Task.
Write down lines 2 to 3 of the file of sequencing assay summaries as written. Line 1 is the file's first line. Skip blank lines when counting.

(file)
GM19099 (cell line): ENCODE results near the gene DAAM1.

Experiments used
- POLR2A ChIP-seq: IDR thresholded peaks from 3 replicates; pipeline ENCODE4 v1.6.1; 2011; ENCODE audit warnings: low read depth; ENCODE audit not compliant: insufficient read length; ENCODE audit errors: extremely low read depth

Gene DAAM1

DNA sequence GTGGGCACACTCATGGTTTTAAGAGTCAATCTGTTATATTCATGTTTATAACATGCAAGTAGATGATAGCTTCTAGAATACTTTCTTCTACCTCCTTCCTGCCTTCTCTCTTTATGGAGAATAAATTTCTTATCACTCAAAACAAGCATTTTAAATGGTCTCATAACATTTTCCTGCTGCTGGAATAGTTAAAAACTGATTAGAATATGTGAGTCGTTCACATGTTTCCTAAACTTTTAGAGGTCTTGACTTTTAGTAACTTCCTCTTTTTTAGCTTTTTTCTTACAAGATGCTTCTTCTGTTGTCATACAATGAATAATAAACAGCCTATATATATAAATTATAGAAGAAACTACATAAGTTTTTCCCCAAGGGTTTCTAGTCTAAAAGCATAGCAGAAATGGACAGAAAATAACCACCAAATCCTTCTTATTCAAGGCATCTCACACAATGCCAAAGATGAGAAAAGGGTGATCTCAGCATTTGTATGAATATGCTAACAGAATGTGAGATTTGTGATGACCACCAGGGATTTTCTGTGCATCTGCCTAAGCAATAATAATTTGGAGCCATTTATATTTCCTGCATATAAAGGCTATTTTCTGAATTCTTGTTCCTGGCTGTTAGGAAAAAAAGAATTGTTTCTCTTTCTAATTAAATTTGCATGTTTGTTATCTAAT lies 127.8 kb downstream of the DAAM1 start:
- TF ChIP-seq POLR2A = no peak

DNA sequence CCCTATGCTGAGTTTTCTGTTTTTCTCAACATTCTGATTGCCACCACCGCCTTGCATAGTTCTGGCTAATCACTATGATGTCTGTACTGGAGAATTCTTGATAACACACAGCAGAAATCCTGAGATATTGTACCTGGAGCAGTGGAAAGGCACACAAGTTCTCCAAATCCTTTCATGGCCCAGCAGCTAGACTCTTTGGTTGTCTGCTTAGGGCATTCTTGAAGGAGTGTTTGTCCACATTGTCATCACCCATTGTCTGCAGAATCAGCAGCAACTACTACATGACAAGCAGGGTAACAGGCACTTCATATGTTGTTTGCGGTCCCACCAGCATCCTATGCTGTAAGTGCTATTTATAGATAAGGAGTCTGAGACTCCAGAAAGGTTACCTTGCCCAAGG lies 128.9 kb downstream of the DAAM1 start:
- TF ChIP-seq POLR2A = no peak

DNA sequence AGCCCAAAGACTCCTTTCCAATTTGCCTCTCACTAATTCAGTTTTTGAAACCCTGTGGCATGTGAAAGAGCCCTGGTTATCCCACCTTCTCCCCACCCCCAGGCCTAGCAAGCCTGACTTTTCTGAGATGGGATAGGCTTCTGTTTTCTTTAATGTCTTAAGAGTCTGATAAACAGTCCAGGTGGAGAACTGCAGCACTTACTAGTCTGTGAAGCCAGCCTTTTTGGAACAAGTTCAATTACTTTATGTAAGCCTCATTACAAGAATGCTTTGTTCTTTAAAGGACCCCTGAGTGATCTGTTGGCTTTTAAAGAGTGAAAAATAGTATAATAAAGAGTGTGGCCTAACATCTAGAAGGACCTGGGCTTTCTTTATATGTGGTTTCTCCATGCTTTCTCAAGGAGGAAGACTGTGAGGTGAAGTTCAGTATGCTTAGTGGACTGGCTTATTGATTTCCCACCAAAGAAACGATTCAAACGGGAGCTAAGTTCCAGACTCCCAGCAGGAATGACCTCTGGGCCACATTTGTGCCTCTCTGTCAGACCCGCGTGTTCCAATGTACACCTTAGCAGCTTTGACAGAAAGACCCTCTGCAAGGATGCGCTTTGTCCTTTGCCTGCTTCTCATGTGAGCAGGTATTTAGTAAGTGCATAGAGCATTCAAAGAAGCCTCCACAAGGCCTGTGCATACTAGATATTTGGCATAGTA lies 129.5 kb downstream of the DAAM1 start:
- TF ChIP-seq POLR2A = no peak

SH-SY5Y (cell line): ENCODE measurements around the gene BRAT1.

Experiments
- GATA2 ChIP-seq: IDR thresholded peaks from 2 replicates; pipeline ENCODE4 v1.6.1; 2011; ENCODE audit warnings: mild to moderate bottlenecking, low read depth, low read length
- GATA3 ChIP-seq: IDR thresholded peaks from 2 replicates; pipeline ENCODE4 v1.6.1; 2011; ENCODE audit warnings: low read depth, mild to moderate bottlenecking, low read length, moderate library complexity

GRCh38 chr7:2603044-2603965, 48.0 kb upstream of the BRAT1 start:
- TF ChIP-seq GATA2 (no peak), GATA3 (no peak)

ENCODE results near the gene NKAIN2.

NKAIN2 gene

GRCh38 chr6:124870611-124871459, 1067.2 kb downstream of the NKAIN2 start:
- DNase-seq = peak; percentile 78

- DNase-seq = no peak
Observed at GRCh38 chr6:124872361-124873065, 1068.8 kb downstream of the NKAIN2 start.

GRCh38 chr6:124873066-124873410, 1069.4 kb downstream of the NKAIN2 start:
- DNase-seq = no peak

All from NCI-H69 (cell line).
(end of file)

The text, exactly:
Experiments used
- POLR2A ChIP-seq: IDR thresholded peaks from 3 replicates; pipeline ENCODE4 v1.6.1; 2011; ENCODE audit warnings: low read depth; ENCODE audit not compliant: insufficient read length; ENCODE audit errors: extremely low read depth